New month, new books! Book Light is our curated list of the titles we’re most excited about that are being published in the coming month. We’ve also got a few thoughts on the perfect books to read in the month of May. Our intrepid team has been exploring the most-anticipated new books for May 2019 and here’s what we found. These are the new releases, and our picks for the best new books coming in May 2019.
Get ready for a brilliant month of books – here’s what May 2019 has in store.
best new books coming in may 2019
Here’s our pick of the top new books – novels, essay collections, and non-fiction – that we cannot wait to read. You can pre-order them now if you like.
The Farm by Joanne Ramos. This debut novel is equal parts feminist dystopia and immigrant’s tale. – Publication date: May 7, 2019
Rabbits for Food by Binnie Kirshenbaum. On New Year’s Eve an acerbic, witty, and clinically depressed writer unravels. Her breakdown lands her in the psych ward of a prestigious New York hospital. There, she refuses all recommended treatment. Instead, she passes the time chronicling the lives of her fellow “lunatics” and writing a novel about what brought her there. – Publication date: May 7, 2019
Calm Sea and Prosperous Voyage by Bette Howland is a posthumous collection of stories from a winner of Guggenheim and MacArthur “genius” fellowships. It brings together works that span her career. Largely autobiographical, these stories conjure vivid portraits of her home city of Chicago and its denizens – Publication date: May 7, 2019
Rough Magic by Lara Prior-Palmer. Palmer’s memoir of beating the odds to become a horse champion is an inspiring saga of perseverance — and a classic underdog tale. – Publication date: May 7, 2019
Becoming Dr. Seuss: Theodor Geisel and the Making of an American Imagination by Brian Jay Jones. In this lively biography, we learn about the other side of the famous children’s author. In real life, “Dr. Seuss” had a successful career as an advertising man and then as a political cartoonist. His personal convictions frequently appeared in the themes of his books. Geisel was a complicated man on an important mission. He introduced generations to the wonders of reading, while teaching young people about empathy and how to treat others well. – Publication date: May 7, 2019
The Bride Test by Helen Hoang. In this sequel to The Kiss Quotient, a young woman attempts to teach Khai—who is autistic—how to love. She finds herself falling for him, all the while knowing that he may not be able to love her back. – Publication date: May 7, 2019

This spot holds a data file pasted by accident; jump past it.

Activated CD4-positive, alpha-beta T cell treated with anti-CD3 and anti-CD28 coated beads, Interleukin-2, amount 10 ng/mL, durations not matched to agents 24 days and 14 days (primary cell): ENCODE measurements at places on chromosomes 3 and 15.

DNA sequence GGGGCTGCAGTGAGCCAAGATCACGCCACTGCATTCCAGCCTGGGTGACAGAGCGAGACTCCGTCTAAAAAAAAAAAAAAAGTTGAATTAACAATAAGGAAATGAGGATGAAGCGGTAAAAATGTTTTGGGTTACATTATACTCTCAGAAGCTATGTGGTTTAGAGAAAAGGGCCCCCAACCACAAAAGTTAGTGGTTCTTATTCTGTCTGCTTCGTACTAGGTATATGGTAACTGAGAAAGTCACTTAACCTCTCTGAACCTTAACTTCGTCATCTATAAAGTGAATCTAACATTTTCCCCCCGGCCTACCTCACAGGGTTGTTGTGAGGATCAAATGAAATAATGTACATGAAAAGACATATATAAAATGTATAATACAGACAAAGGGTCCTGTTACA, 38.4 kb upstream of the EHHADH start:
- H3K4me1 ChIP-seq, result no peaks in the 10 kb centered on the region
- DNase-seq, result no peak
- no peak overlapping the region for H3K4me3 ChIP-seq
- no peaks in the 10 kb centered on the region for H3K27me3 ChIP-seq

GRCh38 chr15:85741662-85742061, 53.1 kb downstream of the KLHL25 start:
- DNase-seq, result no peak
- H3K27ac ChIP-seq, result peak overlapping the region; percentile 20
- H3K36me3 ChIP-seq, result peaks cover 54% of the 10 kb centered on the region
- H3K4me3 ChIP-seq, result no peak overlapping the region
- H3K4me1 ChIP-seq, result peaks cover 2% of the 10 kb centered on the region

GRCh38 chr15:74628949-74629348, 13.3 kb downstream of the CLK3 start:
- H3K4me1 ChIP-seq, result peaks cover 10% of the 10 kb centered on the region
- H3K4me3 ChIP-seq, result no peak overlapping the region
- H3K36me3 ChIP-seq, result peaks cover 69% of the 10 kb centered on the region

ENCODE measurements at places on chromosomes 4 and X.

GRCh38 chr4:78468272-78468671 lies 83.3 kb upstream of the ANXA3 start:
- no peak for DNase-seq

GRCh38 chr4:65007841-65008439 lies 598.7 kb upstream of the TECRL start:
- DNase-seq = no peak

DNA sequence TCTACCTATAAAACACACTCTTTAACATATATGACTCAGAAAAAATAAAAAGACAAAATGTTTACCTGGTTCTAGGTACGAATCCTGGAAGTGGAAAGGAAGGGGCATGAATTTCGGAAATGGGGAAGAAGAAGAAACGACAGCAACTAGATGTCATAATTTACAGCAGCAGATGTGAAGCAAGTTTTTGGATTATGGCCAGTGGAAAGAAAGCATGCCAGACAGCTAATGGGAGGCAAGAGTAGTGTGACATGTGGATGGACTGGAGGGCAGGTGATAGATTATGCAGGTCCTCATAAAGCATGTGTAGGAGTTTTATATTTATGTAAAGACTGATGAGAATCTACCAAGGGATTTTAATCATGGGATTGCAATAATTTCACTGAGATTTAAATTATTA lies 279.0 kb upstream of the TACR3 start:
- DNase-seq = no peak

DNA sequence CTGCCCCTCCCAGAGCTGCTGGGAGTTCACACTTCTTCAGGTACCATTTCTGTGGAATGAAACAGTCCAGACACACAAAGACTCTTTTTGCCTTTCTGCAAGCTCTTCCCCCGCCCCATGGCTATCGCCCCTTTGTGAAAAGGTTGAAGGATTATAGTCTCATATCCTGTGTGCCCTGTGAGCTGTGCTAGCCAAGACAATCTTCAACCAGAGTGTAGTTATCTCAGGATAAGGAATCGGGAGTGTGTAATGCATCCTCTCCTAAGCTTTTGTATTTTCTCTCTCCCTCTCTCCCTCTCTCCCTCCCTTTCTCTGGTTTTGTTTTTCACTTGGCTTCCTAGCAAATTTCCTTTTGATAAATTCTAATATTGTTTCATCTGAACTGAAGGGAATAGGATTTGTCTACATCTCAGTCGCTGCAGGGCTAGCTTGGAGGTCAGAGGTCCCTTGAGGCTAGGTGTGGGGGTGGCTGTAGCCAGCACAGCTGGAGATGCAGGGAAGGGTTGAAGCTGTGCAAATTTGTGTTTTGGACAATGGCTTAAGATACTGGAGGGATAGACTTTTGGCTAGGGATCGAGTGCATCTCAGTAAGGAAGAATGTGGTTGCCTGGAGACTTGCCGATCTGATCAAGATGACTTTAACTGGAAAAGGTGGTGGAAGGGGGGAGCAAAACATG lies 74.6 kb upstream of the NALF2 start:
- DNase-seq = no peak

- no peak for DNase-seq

The Flight Portfolio by Julie Orringer is a historical novel based on the true story of Varian Fry’s extraordinary attempt to save the work, and the lives, of Jewish artists fleeing the Holocaust. Fry was a Harvard-educated American journalist who lived in France for thirteen months, procuring false documents, amassing funds, and setting up an escape route that led over the Pyrenees to Spain and onward to America. Among his many clients were Hannah Arendt, André Breton, Max Ernst, Marcel Duchamp, and Marc Chagall. – Publication date: May 7, 2019
The Paris Diversion by Chris Pavone. The bestselling author of The Expats returns. Protagonist Kate Moore is back and living with her husband and two children in Paris. When a massive terror attack occurs, she’s drawn into investigating the incident – and whether it involves her family. – Publication date: May 7, 2019
The Castle on Sunset: Life, Death, Love, Art, and Scandal at Hollywood’s Chateau Marmont by Shawn Levy. For ninety years, Hollywood’s brightest stars have favored the Chateau Marmont as a home away from home. Levy recounts the wild revelries and scandalous liaisons, the creative breakthroughs and marital breakdowns, the births and deaths that the Chateau has been a party to. – Publication date: May 7, 2019
The Remix: How to Lead and Succeed in the Multigenerational Workplace by Lindsey Pollak – Millennials are the largest generation in the workplace. But for the next decade at least, these young professionals will be working side by side with Baby Boomers and Generation Z. To lead and succeed, managers will have to adapt to how millennials work, while continuing to accommodate their older colleagues and paying attention to the next generations coming up. Publication date: May 7, 2019
I Like to Watch: Arguing My Way Through the TV Revolution by Emily Nussbaum. The Pulitzer Prize-winning New Yorker TV critic traces the medium’s evolution from a variety of angles, in a set of essays which collectively argue that “we are what we watch.” – Publication date: May 14, 2019